Book’s Thoughts Can Be Helpful in Times of Need

Published December 14, 1989. Can you recall a difficult moment or time in your life when you read something uplifting, or someone said something to you that was helpful? Douglas Bloch, an author, teacher, and counselor residing in Portland, Oregon, has collected and written a series of thoughts that he believes are helpful in times of discomfort or even pain. They are published in his new book, “Words That Heal, Affirmation and Mediations for Daily Living.”

In the book’s preface Bloch notes, “An affirmation is a positive thought or idea that you consciously focus on in order to produce a desired result. The affirmation is a simple yet powerful technique that can heal and transform your most deeply held beliefs. Affirmations are based upon the following principles: 1. Your outer reality is a direct reflection of your predominant thoughts and beliefs, and 2. Change your thoughts and you change your reality.”

Bloch gives a humorous example of a short and simple affirmation.

An elderly man suffering from a physical illness received a healing affirmation from his minister. Soon his condition improved. “I guess that affirmation did the trick,” the minister thought to himself when he heard the news.

The minister revisited the now healthy aging man and asked him if it was the healing affirmation that made him well. “Well, to tell you the truth,” the man said, “I lost your affirmation the day after you gave it to me.”

“How then did you heal yourself so quickly?” asked the minister.

The man responded, “Since I couldn’t remember your affirmation, I simply told myself, ‘Oh, hell, I’m well.’”

The book “Words That Heal” contains 52 affirmations based on various topics. Each is one to two pages long. Here is one titled, “This Too Shall Pass.”

According to an ancient tale, a Sufi village was attacked and captured by a group of warriors. The king of the victorious tribe called the Sufi leaders and said that unless they could tell him what would make him ‘happy when he was sad, and sad when he was happy,’ the entire village would be put to death the following morning.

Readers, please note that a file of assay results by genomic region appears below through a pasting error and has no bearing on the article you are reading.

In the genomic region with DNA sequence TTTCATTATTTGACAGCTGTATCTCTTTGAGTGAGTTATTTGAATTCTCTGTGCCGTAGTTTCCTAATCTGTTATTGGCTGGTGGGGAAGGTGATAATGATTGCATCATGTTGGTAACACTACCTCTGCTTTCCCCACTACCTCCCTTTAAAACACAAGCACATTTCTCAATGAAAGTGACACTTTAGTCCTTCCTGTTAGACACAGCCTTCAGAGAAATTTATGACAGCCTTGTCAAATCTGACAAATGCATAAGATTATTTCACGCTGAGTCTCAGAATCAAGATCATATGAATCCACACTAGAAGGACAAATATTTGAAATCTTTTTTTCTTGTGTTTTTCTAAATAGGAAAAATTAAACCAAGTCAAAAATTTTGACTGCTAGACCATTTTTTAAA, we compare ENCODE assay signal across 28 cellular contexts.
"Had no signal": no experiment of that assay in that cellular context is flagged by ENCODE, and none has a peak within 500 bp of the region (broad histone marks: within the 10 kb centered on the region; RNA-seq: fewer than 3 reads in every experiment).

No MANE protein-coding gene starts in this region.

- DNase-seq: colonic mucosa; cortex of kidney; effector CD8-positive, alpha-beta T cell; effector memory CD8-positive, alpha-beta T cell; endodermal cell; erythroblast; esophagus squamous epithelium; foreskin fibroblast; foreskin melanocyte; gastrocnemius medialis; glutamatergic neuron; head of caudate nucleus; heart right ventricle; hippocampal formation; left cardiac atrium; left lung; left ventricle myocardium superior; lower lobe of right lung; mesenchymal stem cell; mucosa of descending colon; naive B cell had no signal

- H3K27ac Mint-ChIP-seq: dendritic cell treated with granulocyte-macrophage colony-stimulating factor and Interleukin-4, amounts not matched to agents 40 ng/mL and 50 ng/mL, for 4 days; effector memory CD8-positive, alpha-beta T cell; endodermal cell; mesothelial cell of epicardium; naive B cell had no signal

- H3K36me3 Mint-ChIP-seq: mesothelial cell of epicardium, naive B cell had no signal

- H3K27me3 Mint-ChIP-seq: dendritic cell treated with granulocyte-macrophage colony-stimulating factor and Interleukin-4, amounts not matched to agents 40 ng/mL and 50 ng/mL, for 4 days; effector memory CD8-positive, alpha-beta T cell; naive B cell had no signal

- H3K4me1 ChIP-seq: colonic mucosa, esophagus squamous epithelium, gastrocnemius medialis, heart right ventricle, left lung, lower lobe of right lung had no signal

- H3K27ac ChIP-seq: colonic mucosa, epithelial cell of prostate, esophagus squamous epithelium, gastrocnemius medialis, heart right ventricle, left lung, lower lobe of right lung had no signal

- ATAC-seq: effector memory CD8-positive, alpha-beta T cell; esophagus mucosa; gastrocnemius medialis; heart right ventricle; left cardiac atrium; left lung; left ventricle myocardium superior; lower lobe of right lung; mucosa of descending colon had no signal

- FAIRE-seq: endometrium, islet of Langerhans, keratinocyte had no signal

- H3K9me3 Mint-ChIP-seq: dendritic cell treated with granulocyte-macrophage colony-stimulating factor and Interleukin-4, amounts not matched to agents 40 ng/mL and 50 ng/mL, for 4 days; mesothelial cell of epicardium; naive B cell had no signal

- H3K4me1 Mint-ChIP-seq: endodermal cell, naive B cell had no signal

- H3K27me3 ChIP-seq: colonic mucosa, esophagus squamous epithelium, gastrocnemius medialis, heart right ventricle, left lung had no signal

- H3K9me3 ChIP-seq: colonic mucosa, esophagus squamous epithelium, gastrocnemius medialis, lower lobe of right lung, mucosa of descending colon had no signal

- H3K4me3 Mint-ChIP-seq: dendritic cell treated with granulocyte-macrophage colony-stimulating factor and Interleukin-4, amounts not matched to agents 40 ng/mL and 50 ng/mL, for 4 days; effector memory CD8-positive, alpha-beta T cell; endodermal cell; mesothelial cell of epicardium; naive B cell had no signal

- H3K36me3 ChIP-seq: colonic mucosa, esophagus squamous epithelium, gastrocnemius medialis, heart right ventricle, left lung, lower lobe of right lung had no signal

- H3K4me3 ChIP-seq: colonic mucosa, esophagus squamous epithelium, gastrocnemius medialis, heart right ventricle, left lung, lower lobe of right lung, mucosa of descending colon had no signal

The village people constructed a large bonfire and all night long their wise men and women strove to answer the king’s questions. What could make a person happy when he is sad, and sad when he is happy? Finally, sunrise came, and the king entered the village. Approaching the wise ones he asked, “Have you filled my request?” One of the wise men then reached into a pouch and presented the king with a gold ring. The king was perplexed. “I have no need for more gold,” he exclaimed. “How can this ring make me happy when I am sad, and sad when I am happy?” Then the king looked again and saw an inscription on the ring. It read, “This too shall pass.’

So it is in your life. When everything is going according to plan, savor those precious moments and realize that in time they will be a distant memory. And when the night is darkest, and you can’t imagine things ever improving, remember that nothing in the physical world lasts forever.

In this way you will learn to accept both good and bad times equally, understanding that all of life’s teachings are necessary for your spiritual growth. With this realization, you will be like the great saint who proclaimed, “One to me is Loss and Gain, one to me is Pleasure and Pain, one to me is Fame and Shame.”

It was Socrates who noted, “Remember, no human condition is ever permanent. Then you will not be overjoyed in good fortune nor too sorrowful in misfortune.”

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